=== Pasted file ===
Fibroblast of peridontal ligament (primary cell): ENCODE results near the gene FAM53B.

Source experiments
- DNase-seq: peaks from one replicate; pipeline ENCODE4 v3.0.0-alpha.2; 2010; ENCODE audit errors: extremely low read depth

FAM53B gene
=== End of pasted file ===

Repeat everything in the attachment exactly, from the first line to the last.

Fibroblast of peridontal ligament (primary cell): ENCODE results near the gene FAM53B.

Source experiments
- DNase-seq: peaks from one replicate; pipeline ENCODE4 v3.0.0-alpha.2; 2010; ENCODE audit errors: extremely low read depth

FAM53B gene